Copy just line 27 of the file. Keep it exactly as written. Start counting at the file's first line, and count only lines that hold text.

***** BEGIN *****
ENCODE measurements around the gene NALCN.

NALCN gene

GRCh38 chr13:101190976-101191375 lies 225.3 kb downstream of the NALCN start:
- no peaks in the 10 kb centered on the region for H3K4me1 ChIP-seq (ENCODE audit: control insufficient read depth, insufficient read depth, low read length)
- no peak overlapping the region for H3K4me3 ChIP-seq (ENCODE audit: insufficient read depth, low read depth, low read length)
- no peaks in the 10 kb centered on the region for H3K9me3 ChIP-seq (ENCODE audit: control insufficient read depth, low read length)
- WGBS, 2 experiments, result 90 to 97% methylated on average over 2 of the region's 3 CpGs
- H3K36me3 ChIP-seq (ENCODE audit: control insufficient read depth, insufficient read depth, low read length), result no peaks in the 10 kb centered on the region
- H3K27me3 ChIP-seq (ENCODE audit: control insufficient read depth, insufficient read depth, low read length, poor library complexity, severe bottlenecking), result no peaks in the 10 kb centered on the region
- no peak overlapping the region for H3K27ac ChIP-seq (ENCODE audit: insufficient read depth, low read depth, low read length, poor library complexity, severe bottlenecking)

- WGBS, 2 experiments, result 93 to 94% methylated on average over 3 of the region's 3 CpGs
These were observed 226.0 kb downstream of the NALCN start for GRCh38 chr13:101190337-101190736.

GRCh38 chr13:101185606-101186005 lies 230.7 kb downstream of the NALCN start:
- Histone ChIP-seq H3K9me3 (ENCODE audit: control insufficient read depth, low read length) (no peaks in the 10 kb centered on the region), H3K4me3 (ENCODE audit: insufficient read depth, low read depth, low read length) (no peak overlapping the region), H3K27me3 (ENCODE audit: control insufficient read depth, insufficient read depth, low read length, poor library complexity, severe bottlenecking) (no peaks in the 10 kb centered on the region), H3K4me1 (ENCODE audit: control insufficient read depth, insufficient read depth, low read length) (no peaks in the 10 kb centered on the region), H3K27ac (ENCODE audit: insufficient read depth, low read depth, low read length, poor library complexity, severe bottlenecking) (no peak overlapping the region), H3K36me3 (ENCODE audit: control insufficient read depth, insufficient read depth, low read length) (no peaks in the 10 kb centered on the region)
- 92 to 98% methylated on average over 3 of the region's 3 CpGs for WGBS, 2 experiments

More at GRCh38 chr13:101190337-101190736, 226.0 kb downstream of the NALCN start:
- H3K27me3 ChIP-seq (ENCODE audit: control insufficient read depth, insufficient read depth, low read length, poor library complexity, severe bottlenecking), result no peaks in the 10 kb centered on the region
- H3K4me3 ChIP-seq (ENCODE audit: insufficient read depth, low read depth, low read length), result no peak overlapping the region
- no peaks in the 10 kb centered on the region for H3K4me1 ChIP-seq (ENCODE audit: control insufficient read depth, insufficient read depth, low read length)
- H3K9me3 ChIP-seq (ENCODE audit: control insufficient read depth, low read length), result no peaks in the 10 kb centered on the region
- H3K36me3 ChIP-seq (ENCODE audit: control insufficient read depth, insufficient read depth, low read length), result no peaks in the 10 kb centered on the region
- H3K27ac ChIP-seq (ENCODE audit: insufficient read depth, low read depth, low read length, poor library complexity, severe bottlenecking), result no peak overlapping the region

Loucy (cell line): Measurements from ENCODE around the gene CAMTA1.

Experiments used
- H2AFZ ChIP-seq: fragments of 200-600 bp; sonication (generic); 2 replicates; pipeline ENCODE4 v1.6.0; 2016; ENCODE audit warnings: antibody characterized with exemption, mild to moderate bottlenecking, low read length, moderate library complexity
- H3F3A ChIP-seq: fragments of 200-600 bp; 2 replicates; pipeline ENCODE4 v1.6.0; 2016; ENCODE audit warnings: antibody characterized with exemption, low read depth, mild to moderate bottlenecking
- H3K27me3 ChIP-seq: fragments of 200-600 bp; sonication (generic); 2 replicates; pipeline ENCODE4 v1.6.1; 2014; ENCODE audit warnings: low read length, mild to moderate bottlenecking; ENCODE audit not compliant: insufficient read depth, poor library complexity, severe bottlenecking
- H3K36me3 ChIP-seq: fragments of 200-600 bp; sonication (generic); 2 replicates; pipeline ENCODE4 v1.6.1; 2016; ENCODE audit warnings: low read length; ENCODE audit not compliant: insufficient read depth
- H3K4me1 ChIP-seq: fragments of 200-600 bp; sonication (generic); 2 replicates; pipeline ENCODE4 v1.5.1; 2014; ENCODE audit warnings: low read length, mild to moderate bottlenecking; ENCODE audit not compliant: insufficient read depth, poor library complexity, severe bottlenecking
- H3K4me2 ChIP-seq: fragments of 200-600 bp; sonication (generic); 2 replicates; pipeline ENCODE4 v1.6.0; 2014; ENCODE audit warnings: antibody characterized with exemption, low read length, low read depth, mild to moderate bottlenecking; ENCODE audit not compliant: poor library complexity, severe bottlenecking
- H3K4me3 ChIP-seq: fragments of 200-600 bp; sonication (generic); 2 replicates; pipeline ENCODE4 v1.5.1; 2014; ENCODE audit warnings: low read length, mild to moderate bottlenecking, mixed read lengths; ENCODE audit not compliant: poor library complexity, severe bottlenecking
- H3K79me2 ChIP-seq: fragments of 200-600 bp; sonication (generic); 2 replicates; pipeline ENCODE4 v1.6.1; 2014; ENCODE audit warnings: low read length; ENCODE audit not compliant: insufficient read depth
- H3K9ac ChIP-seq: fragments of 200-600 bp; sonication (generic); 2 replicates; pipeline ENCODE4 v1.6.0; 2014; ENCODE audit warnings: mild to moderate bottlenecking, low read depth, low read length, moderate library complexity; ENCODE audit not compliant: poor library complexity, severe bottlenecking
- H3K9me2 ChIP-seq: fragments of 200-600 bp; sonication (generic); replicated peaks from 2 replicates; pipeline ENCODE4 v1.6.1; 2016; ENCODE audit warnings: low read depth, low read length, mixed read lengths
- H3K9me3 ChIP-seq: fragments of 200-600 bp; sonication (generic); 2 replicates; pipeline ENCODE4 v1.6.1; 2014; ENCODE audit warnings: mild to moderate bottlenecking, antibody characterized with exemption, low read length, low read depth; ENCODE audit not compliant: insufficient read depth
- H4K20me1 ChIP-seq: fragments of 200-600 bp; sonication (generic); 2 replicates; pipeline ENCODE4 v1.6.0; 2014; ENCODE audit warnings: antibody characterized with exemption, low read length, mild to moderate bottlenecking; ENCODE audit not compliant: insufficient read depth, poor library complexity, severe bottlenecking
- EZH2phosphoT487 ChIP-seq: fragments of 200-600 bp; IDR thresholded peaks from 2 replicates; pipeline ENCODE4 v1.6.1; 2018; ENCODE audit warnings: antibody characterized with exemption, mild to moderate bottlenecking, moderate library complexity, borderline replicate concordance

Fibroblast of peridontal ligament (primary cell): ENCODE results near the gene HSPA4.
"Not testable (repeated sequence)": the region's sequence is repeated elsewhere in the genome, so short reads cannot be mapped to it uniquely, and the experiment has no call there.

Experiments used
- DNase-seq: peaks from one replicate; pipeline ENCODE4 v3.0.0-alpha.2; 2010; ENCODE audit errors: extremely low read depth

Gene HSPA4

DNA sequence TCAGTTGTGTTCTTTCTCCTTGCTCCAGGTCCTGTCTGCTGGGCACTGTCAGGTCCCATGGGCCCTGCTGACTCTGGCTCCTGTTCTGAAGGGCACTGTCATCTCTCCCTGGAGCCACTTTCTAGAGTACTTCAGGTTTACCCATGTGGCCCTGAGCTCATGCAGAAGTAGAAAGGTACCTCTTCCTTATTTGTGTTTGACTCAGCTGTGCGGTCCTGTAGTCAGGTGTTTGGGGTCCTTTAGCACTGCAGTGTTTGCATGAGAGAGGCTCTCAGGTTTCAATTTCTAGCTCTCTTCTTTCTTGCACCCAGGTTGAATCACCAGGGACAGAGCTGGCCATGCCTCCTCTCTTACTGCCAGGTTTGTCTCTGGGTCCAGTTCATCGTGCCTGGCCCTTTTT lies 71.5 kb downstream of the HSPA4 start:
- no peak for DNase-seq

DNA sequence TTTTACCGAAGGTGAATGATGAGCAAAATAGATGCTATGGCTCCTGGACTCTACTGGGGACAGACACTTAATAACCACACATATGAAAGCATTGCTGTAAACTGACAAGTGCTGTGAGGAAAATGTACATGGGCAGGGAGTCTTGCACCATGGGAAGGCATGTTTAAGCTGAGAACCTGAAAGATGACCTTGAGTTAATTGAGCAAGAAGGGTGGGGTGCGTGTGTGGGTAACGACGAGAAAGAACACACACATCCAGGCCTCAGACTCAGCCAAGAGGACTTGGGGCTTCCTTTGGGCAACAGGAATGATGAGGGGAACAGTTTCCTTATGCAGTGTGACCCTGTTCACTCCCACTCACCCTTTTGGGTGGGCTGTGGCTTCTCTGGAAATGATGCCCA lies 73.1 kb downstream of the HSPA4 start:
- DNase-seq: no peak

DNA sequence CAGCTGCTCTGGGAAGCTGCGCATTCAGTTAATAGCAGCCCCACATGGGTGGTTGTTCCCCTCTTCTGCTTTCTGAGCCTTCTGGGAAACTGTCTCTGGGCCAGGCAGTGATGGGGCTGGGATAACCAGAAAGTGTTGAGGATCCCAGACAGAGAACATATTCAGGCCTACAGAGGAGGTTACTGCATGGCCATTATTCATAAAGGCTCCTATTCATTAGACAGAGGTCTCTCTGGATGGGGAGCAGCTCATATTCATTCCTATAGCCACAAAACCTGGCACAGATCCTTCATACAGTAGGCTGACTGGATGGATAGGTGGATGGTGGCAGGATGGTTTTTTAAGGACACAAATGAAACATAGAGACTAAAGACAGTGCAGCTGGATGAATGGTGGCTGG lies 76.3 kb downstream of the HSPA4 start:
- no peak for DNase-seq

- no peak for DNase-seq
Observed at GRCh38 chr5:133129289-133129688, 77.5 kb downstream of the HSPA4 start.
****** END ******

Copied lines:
- H3K27me3 ChIP-seq: fragments of 200-600 bp; sonication (generic); 2 replicates; pipeline ENCODE4 v1.6.1; 2014; ENCODE audit warnings: low read length, mild to moderate bottlenecking; ENCODE audit not compliant: insufficient read depth, poor library complexity, severe bottlenecking